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Thursday, Nov. 3, 2005 07:02 am

Pure popcorn puffery

Behold the wonders of the exploding kernel

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Whether we’re at the theater or curled up on the couch watching a movie at home, popcorn is our favorite snack. Snacking may be the American way of life, but healthful choices can provide the body with the nutrients we need to keep us moving.
According to the Popcorn Board, a nonprofit organization funded by U.S. popcorn processors, Americans consume 17 billion quarts of popped popcorn annually — more than 50 quarts per person. The peak period for popcorn sales for home consumption is the fall, but sales remain fairly high throughout the winter months. How long has popcorn been around? Popcorn is one of the oldest American foods. A 1948 archaeological excavation of Bat Cave, in west-central New Mexico, turned up popcorn ears nearly 5,600 years old. American Indians used popcorn as a food, for decoration, and for ceremonial purposes. Although popcorn has a long history, it was 1880 before American seed catalogs included popcorn. The invention of the microwave has made many of us forget the old-fashioned way of popping corn, on the stovetop. But preparing it the old-fashioned way makes it easier to experiment with flavors without having to add salt or calories. Try sprinkling an herb, such as marjoram, thyme, summer savory, basil, rosemary, or sage, over warm popcorn. Spices are another way to add flavor; try garlic, dry mustard, curry, or chili powder. Where does the “pop” in popcorn come from? Each kernel contains a small amount of water, held in a bit of soft starch inside the hard outer casing. When the kernel is heated, the water expands, creating pressure within and eventually causing the casing to give way. The kernels explode and pop, allowing the water to escape as steam and turning the kernels inside out. Many people know kernels that do not pop as “old maids.”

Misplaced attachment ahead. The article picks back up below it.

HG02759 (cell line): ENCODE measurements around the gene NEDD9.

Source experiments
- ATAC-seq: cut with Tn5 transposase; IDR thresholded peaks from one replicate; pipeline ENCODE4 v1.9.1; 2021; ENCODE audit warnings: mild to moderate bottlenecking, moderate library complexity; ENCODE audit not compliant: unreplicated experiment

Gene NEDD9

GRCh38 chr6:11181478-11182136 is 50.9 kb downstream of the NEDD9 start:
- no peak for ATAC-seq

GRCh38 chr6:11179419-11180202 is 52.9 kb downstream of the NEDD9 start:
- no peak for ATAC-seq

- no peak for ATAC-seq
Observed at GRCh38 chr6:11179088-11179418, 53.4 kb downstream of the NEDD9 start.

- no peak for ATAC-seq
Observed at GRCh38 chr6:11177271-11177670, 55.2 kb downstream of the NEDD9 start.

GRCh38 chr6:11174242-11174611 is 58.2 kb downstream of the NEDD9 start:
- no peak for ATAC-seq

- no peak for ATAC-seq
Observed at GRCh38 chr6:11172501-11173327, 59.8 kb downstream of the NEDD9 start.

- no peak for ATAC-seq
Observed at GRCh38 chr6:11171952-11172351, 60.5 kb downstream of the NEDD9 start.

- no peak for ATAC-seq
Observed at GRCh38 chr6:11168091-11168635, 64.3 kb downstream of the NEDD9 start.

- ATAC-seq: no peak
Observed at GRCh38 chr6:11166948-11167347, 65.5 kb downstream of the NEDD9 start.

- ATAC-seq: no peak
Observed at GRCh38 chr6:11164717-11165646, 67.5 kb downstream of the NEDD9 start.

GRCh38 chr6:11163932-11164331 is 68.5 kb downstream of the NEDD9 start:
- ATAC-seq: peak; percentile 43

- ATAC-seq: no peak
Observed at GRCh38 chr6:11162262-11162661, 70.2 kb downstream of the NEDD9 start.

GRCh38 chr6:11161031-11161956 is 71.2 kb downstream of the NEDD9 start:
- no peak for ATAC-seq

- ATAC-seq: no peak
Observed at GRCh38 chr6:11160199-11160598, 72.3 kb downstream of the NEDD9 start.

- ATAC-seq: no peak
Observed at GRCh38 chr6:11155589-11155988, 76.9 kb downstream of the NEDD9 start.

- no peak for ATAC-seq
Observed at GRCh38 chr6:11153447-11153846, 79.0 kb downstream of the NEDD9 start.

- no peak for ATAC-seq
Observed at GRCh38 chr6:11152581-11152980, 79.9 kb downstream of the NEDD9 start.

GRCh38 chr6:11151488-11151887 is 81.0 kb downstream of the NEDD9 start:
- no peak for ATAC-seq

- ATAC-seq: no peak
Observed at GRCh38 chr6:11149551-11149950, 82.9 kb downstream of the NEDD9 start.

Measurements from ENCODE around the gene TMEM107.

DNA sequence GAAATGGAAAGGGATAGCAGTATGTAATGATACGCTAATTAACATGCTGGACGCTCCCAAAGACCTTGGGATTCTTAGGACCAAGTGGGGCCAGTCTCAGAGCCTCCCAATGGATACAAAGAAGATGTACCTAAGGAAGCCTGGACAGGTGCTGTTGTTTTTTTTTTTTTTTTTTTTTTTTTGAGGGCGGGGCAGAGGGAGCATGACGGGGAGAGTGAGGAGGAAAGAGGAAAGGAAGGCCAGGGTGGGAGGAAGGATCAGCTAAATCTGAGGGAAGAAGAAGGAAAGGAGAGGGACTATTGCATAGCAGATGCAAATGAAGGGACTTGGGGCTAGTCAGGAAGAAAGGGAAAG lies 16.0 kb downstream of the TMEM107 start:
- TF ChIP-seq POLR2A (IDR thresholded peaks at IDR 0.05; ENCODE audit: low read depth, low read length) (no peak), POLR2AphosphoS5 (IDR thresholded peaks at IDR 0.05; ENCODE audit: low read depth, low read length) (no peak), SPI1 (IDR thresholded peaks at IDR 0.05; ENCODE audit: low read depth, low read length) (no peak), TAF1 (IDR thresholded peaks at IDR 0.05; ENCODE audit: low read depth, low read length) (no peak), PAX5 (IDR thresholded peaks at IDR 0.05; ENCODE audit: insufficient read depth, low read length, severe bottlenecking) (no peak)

If you’re looking for a low-calorie snack, try air-popped popcorn. One cup of air-popped popcorn contains 31 calories, 1 gram of protein, 6 grams of carbohydrate, 1 gram of fiber, and just a trace of fat. Oil-popped popcorn contains about 55 calories. Popcorn is a whole-grain food, which makes it a high-quality source of carbohydrate that is not only low in calories but also high in fiber. Much of the information in this column was gleaned from www.popcorn.org, the Web site of the Popcorn Board. Check out the site for additional popcorn-related facts, including tips on how to grow popcorn.

Unpleasant plants
Itching to get out in your garden? Well, don’t make any rash decisions until you attend “Unpleasant Plants,” a presentation by Springfield dermatologist Larry M. Newell, M.D., hosted by the University of Illinois Extension.
Newell will give a slide presentation and lead a discussion about plants that cause skin reactions at 10 a.m. Wednesday, Nov. 9, at the U of I Extension Building, on the Illinois State Fairgrounds. To reserve a seat, call 217-782-4617.
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